Assistance dogs are trained to assist adults and children with illnesses and disabilities with everyday activities, while also offering them moral support and enhancing their lives by fostering and supporting their interactions with their environment.
In addition to the skills acquired by the Assistance Dog throughout its training, it is important to emphasise the importance of the dog’s role in the moral support and social development of its human partner. The dog helps to alter people’s perception of the person with special needs, thus contributing to their better integration into society.
The Arthanis Foundation ensures the balance and harmony of the dog-beneficiary partnership, where each looks after the other. We monitor the dog-human partnership on a regular basis to ensure their mutual well-being.
Therapy dogs support children, adults and the elderly with disorders such as autism, schizophrenia or Alzheimer’s disease, often within care facilities where they maybe looked after by specially trained dog therapists. Unlike a Service dog or Assistance Dog, the Therapy Dog is trained to interact with a variety of people, not just its human partner.
The simple presence of the dog creates a bond, promoting cognitive and emotional development, mental and sensory stimulation and communication skills. Social skills are improved, alongside more controlled movement. In most cases, the beneficiaries eagerly await the next visit of their “furry therapist”.
Beyond the specific tasks that dogs are trained to perform, they have a crucial role in supporting and encouraging their human partners and enhancing their lives.
Best adapted dogs
Several breeds, such as the Cocker working line, Golden Retriever, Shetland, Bedlington Terrier and Labradoodle, are particularly skilled. However, what really count are the dog’s origins and temperament qualities. Dogs from other breeds can be accepted in some of our programmes provided they meet the selection criteria.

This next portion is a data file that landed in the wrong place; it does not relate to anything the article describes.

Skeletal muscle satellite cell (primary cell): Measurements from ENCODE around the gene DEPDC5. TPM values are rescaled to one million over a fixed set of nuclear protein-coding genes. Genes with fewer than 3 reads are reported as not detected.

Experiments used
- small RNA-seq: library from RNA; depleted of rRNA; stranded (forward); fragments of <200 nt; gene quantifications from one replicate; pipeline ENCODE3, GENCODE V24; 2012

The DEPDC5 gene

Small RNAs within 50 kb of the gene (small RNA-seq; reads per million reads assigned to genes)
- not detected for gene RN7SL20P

Our dogs are familiarised with new places, noises and people from an early age. We ensure they have a normal, happy puppy life of long periods of play and sleep.
Discovery of the world from a very young age is a key element to enable the puppy to grow into a well-balanced dog. Exposure to all the likely situations he will encounter with his human partner will prepare him for his role and we will retain this ability for life.
Good socialisation and an initial specialised training programme for each dog leads to a well-balanced and efficient Assistance Dog.
Selection of our dogs
We pay particular attention to the selection of our puppies. We aim to avoid, as far ass possible, a situation where we would have to reject a dog during training because of a genetic disorder or inappropriate temperament. We select breeding programmes which offer dogs capable of being trained as Assistance or Working Dogs, that is, animals that are able to perform specific tasks. Beside Assistance Dogs, these breeds also work in avalanche rescue, police work and as hunting/gun dogs.
In terms of temperament, we expect our dogs to be particularly receptive, attached to humans and stable in their environment. Puppies displaying these characteristics, as opposed to ones that develop these qualities during training, have a greater chance of becoming fine Assistance Dogs.
Besides temperament, our dogs must be in excellent physical condition, hence the need to work with responsible breeders who maintain rigorous control over the genetic qualities of their litters, however it is not possible to predict and avoid all possible problems. We endeavour to select dogs that are free from known genetic problems such as dysplasia, poor eyesight or hearing or other breed-specific conditions.